ASTANA – Kamka Zhasanova, chair of the Society for Disabled Children Public Association, has been promoting inclusive education in Kazakhstan since early 2000, before many had even heard of the concept.
Zhasanova initiated the first remedial classes for seven hearing-impaired and deaf children in a public school in Astana in 2000. Nearly 20 years later, her public association has expanded its support services and now reaches children with disabilities of various kinds and their family members with the tools and assistance they need to integrate into Kazakhstan’s society.
Zhasanova shared the history of her public association, from a single class to a national organisation, as well as her vision of inclusive education that enables every child, regardless of their needs and other circumstances, to realise their potential and the right to receive education, with The Astana Times.
Valuing diverse communities is essential, she says. This value begins at school, where all students learn to live alongside their peers.
“Once, school kids surrounded our deaf children, and we got scared and thought they were fighting. Then, we saw our kids got into the middle of the circle and it appeared those school students started to learn sign language,” Zhasanova commented.
There were no educational institutions for deaf children in Astana in 1998, so Zhasanova brought her children to Taldykorgan to attend the school there for hearing-impaired children. She quit her job and turned instead to public activity.
Her initial goal was to enroll her children with hearing impairment in school, to give them the opportunity to study along with other children. Now, the organisation has expanded and services are offered for more families.
“Currently, there are three organisations located within our building: the Society for Disabled Children Public Association, the Balamai Public Fund and the ZhasNur Public Association,” she said.
The Society for Disabled Children Public Association, launched in 1999, supports children with disabilities and their family members, assists with their social rehabilitation and helps them integrate into daily life in the communities around them. It seeks to help children build self-help and communication skills and expand their opportunities for personal and professional development. More than 300 families are supported by the association, added Zhasanova.
The Balamai Public Fund provides a daycare centre where parents can leave their children for four to ten hours to spend time job hunting, handling the administrative business of life or just taking some time for themselves. There are three such centres operating in Astana in different locations, said Zhasanova.
The ZhasNur Public Association of the Deaf, launched in 2008, provides services for people with hearing impairments. Last year, youth from ZhasNur made felt items to sell as souvenirs during EXPO 2017. Now, there is a deal with the AkZhainak organisation to prepare 3,000 handicrafts to sell, she added.
“In addition, there is a dispatch service working through the ZhasNur Public Association to offer remote assistance. If, for example, a hearing-impaired or deaf person arrives at the hospital or a service centre that lacks sign language interpreters, they can immediately connect online to our sign language interpreters and communicate with managers,” said Zhasanova.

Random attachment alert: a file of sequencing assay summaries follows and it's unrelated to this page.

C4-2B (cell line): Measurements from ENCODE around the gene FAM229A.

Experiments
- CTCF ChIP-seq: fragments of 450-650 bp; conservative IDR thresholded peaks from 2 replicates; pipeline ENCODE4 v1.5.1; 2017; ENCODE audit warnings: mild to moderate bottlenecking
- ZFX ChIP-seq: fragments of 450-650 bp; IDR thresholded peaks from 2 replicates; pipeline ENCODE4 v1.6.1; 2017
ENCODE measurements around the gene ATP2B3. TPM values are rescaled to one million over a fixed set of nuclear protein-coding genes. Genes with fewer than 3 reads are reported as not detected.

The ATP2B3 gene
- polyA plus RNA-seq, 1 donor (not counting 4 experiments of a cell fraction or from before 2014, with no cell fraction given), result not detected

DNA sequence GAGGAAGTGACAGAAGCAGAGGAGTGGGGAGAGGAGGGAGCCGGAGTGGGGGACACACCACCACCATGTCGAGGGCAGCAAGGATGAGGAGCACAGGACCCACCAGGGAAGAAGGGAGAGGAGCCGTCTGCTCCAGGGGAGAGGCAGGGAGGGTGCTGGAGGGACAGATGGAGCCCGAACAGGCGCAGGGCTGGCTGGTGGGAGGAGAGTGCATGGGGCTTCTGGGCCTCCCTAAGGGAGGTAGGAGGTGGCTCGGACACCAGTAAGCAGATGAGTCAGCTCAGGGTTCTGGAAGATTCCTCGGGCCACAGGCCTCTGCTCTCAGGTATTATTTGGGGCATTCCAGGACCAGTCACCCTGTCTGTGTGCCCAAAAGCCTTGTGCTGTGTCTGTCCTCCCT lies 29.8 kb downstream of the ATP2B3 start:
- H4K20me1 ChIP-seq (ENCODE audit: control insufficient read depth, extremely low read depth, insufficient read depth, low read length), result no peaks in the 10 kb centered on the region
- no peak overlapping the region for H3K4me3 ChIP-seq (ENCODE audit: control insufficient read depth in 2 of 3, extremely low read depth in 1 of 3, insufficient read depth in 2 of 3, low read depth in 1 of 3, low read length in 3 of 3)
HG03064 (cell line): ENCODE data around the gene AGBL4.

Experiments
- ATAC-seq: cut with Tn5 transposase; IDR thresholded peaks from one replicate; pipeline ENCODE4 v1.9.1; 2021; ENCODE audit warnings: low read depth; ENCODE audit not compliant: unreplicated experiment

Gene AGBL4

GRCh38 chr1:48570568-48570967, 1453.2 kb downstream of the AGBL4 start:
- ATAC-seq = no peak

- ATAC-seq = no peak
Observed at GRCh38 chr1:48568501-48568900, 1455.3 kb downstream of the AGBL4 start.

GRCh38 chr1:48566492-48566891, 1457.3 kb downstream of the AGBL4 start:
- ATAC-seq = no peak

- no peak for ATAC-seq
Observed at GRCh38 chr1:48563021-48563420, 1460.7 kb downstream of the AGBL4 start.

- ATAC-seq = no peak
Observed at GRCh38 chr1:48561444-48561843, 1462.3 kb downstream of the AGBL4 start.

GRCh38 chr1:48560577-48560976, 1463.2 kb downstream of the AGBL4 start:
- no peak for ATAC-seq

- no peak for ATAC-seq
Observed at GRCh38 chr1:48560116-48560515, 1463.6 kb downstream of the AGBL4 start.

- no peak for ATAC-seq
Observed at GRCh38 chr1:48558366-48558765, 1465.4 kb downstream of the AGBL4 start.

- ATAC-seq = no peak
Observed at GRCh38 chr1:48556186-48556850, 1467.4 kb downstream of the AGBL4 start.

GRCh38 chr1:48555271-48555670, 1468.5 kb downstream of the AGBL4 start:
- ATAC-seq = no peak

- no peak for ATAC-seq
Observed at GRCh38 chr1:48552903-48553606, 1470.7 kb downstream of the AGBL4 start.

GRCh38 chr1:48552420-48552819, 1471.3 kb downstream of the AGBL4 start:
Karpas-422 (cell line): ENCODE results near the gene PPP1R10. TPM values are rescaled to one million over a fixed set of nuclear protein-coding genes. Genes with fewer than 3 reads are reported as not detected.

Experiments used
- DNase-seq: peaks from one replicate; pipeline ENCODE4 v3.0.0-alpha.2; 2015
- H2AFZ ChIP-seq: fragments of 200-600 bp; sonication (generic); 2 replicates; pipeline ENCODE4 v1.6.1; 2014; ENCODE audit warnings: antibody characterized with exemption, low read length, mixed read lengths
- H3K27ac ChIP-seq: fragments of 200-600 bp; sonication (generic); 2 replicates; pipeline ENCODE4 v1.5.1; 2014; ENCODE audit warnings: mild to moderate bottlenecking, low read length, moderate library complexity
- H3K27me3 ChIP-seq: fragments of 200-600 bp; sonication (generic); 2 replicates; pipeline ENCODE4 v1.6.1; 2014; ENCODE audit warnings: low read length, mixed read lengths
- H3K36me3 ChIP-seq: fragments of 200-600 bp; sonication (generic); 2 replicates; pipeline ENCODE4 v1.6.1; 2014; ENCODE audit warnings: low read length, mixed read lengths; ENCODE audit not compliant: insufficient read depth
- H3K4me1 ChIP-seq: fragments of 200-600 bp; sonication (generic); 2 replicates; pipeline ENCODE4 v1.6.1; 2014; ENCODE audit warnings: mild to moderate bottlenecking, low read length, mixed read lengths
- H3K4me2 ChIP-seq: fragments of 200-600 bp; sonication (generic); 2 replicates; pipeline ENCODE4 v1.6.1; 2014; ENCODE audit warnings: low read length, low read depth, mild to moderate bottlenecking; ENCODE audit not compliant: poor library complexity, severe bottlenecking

She said over the years, she’s met many people who supported and helped the development of her association.
“In 1998, I made a request to the Centre for Civil Society operating within USAID and shared my thoughts on opening a school for deaf children. They taught me how to interact with the government, how to attract sponsors and resources to the organisation. I thought I’d graduated with another degree – I completed training programmes and attended as part of a leading group for a year. The only thing I needed to do was to open public organisation,” she added.
In 2000, remedial classes for seven children were launched. Zhasanova had volunteers, team healing groups and foreign assistants – but she lacked teachers and tutors.
“Then, we ran our first city festival. Deaf children have a special feature, they spread information about the festival in a very quick manner without telephones in 2000. It turned out that our festival was conducted on a national level. We covered the whole of Kazakhstan, with people from Taldykorgan, Karaganda, Atbasar, Ust-Kamenogorsk attending. Here, we found teachers for our school,” shared Zhasanova.
The Singing Hands Festival for Disabled Children is intended to showcase talented children with hearing disorders who can draw, dance, put on theatrical performances, and sing songs. Deaf and hearing-impaired children from all regions of the country usually take part in the festival. They perform through gestures, mimicry and facial expressions. This year, the festival took place July 20 at Astana’s Zhastar Palace.
Zhasanova also noted that they have received a lot of help from international organisations and companies such as UNICEF Kazakhstan and BG Kazakhstan, as well as the Astana akimat (city administration) and government institutions. Foreign philanthropists donated equipment and machinery, for which she says she is very thankful.
“In 2007, we received a call from one organisation that asked whether we need any kind of help,” Zhasanova explained. “Our staff worker expressed appreciation and said we’d be glad even to simply welcome and meet them at our organisation. A group of three to five people paid a visit then. They witnessed our activities and decided to give us a bus. It turned out they had contacted various nonprofit organisations and some of them were willing to receive help in money but doubted about whether they would be able to look after the car. The organisation was pleased by our response and it influenced their decision. Thus, we are always thankful for any kind of attention and assistance.”